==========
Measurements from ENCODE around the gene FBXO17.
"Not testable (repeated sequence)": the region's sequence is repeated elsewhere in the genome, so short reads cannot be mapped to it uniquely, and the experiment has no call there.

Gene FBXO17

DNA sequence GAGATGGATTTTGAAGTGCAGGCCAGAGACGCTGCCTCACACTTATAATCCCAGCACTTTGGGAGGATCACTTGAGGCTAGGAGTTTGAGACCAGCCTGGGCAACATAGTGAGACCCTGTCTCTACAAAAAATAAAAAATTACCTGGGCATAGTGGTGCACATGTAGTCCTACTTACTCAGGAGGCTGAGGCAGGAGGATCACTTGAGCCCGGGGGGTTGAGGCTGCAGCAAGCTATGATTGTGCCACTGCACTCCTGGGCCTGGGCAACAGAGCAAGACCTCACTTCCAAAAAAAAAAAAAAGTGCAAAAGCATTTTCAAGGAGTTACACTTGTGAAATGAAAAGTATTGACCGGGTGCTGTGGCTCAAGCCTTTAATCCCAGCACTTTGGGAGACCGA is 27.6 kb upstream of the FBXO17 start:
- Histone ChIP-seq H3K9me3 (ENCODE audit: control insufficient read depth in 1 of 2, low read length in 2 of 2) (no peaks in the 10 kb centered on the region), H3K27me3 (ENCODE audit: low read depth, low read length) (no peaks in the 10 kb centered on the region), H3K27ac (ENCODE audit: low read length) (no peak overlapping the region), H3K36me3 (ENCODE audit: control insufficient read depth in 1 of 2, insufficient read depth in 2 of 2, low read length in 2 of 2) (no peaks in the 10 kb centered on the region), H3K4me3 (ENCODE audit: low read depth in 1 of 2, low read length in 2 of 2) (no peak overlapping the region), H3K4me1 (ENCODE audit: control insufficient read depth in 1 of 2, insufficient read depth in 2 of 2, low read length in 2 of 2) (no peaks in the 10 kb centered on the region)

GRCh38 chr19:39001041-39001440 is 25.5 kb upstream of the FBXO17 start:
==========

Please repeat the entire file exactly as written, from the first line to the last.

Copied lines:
Measurements from ENCODE around the gene FBXO17.
"Not testable (repeated sequence)": the region's sequence is repeated elsewhere in the genome, so short reads cannot be mapped to it uniquely, and the experiment has no call there.

Gene FBXO17

DNA sequence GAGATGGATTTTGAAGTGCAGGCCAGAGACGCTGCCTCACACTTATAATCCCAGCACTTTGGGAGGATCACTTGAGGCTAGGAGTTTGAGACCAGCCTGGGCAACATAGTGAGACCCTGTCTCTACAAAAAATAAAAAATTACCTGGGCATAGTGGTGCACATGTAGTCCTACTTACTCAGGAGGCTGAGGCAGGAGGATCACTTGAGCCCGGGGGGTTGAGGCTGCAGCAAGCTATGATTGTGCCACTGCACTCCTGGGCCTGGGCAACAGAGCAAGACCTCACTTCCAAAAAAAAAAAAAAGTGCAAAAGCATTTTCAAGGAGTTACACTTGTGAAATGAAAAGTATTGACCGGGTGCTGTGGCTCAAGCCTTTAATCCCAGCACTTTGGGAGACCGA is 27.6 kb upstream of the FBXO17 start:
- Histone ChIP-seq H3K9me3 (ENCODE audit: control insufficient read depth in 1 of 2, low read length in 2 of 2) (no peaks in the 10 kb centered on the region), H3K27me3 (ENCODE audit: low read depth, low read length) (no peaks in the 10 kb centered on the region), H3K27ac (ENCODE audit: low read length) (no peak overlapping the region), H3K36me3 (ENCODE audit: control insufficient read depth in 1 of 2, insufficient read depth in 2 of 2, low read length in 2 of 2) (no peaks in the 10 kb centered on the region), H3K4me3 (ENCODE audit: low read depth in 1 of 2, low read length in 2 of 2) (no peak overlapping the region), H3K4me1 (ENCODE audit: control insufficient read depth in 1 of 2, insufficient read depth in 2 of 2, low read length in 2 of 2) (no peaks in the 10 kb centered on the region)

GRCh38 chr19:39001041-39001440 is 25.5 kb upstream of the FBXO17 start: